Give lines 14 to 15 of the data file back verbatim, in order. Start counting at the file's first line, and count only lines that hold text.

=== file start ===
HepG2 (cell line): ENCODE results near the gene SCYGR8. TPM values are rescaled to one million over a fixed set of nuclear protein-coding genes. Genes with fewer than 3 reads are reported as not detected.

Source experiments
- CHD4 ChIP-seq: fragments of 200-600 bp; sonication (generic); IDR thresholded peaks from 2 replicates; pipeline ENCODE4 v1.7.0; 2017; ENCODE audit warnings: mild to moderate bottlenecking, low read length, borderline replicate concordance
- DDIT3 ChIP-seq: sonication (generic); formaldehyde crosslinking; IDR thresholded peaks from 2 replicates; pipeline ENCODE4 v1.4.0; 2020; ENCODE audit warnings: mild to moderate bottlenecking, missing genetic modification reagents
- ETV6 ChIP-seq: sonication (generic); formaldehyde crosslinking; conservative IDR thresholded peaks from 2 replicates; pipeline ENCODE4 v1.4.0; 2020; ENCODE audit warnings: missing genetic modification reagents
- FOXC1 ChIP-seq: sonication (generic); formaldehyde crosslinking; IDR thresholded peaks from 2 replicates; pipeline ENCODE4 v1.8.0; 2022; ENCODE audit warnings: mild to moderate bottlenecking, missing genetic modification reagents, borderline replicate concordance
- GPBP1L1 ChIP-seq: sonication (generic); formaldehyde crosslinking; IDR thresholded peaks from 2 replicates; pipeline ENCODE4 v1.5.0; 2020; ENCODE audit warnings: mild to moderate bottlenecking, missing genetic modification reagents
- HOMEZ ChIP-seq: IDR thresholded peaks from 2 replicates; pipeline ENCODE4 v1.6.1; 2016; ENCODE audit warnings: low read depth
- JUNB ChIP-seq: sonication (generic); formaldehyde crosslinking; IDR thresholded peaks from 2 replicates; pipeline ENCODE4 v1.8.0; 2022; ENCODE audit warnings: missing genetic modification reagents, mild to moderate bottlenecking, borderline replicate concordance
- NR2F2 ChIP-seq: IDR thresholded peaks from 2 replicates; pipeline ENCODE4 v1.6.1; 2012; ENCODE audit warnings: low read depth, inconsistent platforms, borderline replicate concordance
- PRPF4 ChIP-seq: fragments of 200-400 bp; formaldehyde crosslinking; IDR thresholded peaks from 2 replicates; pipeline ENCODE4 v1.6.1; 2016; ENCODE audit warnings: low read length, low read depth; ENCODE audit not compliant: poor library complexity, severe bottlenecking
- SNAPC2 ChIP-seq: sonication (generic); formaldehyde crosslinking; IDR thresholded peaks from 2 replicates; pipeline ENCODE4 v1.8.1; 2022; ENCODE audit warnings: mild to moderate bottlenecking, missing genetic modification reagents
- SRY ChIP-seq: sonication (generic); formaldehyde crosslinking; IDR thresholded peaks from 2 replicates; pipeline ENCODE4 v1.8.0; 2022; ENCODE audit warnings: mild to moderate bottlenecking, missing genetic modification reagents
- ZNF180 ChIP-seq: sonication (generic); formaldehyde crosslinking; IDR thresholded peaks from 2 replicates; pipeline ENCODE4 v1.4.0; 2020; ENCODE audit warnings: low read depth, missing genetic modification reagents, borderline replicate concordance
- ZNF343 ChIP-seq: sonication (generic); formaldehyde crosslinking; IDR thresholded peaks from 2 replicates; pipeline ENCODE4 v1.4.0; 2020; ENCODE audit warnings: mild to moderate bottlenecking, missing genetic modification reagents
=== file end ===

- ZNF180 ChIP-seq: sonication (generic); formaldehyde crosslinking; IDR thresholded peaks from 2 replicates; pipeline ENCODE4 v1.4.0; 2020; ENCODE audit warnings: low read depth, missing genetic modification reagents, borderline replicate concordance
- ZNF343 ChIP-seq: sonication (generic); formaldehyde crosslinking; IDR thresholded peaks from 2 replicates; pipeline ENCODE4 v1.4.0; 2020; ENCODE audit warnings: mild to moderate bottlenecking, missing genetic modification reagents